Jitty: I think it is for both SMEs and big companies, but most likely it will first impact the large ones. However, if you look at the data economy we live in, you can have an SME with 20 employees and still have a lot of data they process. Probably if you are an SME you don’t have the money to develop your own tools hence you are more inclined to use existing ones such as Google or Microsoft. The ruling does not make any difference between large and small companies. If the ruling says its illegitimatize it is relevant for both SMEs and large companies, so I believe it has an effect on all of them. It’s more important what category of data do you process. If you process very sensitive categories of data I’d seriously start considering to move all of it to a European supplier, if its regular customer data and with the right precautions you can still use the US provider.

But the impact is quite profound because basically European law says “you can not process personal data outside of the EU if there’s no adequate level of protection” and with the invalidation of the Privacy Shield, US doesn’t not provide a valid level of data protection anymore.

Paul: When we take the US Privacy Shield – where does it come from?

Jitty: It was a practical solution to a problem. It used to be called Safe Harbor. The EU says that you cannot process data outside of its countries because those don’t have an adequate level of data protection. However, there are some measures which can be taken to ensure an adequate level. Those are standard contractual clauses, regulatory schemes that companies promise to keep, but also you need a mechanism for customers to issue a claim if they think that the companies are not obeying these rules – and all these had to be in writing. So Safe Harbor and later Privacy Shield were a set of rules designed for American companies which they would adhere by and because they lived by these rules they were thought to have an equal level of privacy protection as offered to European citizens under the GDPR.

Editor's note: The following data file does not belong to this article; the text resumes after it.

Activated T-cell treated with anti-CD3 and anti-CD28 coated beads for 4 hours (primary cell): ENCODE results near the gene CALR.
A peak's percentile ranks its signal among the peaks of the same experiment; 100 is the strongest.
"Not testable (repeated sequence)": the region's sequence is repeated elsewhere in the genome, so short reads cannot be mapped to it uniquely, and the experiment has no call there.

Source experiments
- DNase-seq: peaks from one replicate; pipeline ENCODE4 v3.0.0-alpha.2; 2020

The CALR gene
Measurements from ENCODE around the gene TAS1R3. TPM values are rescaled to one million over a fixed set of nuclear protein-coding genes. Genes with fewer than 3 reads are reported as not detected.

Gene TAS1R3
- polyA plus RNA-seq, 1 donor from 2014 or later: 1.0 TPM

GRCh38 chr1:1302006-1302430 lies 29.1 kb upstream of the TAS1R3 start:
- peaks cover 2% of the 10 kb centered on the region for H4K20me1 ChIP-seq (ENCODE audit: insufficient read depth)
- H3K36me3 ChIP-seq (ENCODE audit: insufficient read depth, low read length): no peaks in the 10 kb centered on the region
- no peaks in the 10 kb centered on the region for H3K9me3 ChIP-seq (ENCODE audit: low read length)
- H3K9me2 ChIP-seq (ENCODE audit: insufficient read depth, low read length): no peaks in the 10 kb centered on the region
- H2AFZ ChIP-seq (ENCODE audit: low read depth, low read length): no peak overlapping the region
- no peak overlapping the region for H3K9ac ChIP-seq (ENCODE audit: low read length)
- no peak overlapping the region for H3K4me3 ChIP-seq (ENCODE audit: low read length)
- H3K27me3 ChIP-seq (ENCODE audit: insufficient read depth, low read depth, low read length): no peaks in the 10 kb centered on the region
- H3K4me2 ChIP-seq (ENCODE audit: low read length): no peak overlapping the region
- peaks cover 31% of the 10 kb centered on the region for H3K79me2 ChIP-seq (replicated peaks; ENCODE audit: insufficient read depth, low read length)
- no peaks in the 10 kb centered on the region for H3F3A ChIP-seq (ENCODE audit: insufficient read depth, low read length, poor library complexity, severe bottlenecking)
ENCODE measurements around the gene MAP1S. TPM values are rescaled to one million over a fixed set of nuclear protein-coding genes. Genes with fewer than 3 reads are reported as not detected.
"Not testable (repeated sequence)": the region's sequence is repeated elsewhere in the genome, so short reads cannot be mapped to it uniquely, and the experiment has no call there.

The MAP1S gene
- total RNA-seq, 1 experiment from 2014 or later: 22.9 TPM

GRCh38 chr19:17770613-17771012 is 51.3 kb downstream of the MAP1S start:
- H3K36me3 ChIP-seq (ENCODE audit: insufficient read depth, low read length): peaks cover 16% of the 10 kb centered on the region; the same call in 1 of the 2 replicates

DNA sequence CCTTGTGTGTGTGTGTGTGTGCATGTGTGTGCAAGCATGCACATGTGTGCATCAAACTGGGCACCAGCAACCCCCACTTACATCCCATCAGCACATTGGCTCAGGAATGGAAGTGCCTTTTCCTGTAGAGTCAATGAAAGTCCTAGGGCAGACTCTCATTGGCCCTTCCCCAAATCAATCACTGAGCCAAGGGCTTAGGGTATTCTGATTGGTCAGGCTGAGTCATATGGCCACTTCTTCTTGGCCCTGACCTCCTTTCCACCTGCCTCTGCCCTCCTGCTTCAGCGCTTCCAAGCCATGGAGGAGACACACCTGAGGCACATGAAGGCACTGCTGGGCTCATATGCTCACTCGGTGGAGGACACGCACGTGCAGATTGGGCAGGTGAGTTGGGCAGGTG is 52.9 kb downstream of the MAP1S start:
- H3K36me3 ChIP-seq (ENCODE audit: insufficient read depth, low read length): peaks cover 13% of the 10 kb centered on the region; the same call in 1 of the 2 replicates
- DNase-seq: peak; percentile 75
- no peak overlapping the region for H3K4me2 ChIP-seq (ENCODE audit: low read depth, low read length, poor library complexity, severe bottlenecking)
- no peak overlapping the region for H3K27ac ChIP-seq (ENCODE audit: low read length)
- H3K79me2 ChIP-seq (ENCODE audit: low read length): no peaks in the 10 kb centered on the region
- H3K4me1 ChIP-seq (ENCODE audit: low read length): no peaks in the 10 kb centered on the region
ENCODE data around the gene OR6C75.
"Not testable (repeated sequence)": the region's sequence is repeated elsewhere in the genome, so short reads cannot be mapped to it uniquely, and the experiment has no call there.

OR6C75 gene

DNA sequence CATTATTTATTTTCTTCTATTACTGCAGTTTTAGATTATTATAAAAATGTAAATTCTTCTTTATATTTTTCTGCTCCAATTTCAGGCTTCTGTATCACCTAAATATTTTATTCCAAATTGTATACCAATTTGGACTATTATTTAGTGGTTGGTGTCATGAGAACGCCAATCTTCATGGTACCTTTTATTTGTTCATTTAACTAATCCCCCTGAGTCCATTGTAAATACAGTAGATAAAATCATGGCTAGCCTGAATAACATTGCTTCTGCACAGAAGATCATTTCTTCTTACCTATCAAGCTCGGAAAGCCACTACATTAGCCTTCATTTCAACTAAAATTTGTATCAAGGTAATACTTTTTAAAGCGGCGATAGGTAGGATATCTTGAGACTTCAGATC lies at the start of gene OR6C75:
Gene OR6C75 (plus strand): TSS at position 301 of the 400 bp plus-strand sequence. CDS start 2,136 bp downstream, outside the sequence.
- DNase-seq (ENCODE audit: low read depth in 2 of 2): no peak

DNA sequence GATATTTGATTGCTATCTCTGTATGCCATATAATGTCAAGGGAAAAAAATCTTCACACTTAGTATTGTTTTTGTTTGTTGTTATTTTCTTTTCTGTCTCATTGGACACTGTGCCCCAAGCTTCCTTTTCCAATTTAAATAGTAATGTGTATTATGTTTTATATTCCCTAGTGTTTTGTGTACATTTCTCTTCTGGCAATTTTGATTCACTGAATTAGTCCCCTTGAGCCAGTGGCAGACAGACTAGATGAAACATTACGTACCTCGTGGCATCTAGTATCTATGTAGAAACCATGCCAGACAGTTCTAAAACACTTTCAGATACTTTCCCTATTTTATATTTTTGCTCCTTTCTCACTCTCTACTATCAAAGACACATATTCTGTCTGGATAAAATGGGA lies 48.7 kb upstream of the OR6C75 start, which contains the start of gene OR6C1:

But now these rules were found invalid so the entire scheme of these regulations are not possible so you have to look at individual regulations again.

Paul: You mentioned earlier the world “surveillance”. Are they collecting more information then they need?

Jitty: Yes, that is a major issue. The companies even with the Privacy Shield in action cannot really protect the data from surveillance of the American government. There are some extra steps in the Privacy Shield regarding the US surveillance, but it’s not as strict as in Europe. It is basically too broad and as a European citizens were investigated under the Privacy Shield one can feel that you don’t have a mechanism to issue complaints and see justice done.

Paul: There is one another question is a bit closer to my heart – what do you think of Brexit? How will that impact the privacy – are we going to see something similar? I see customers talking about Data Residency Option and if they can move their data to UK servers.

Jitty: Of course, as UK will not be a part of EU it will not have the same level of data privacy as the GDPR offers for European countries. However, it is possible that even as a country outside of EU you still adapt to GDPR, just as Scandinavians has done. They might not have the GDPR but they do have privacy legislation with which they can ensure adequate level of data protection. It is already a case for Argentina, and I think a similar scenario will be worked out for UK as well.

Those companies that are based in London or UK and have tentacles operations in EU could add a lot of complexity to this Privacy Shield.

Jitty: You are right. Especially after the introduction of GDPR it had a profound impact because it requires a lot of administration so you have to be able to show GDPR compliance with auditing, paper trail and the compliance steps you’ve taken. If there’s a Brexit, it definitely means that you need to do more research, more contracting, more auditioning to make sure that the supplier and partners are also compliant with the rules of GDPR.

Paul: I follow Australia closely as there is a law that requires providers to share information with law enforcement agencies. I wanted to get your thoughts about how would that play out in the future?

Jitty: We already see that most business that we work with wants to comply with GDPR but if you look at the complexity and landscape of IT contracting, the IT infrastructure – you kind of can’t do it without a specialist anymore. You need someone who knows privacy because it gets so complicated.

Paul: It has been fascinating to have you on the show Jitty, thank you!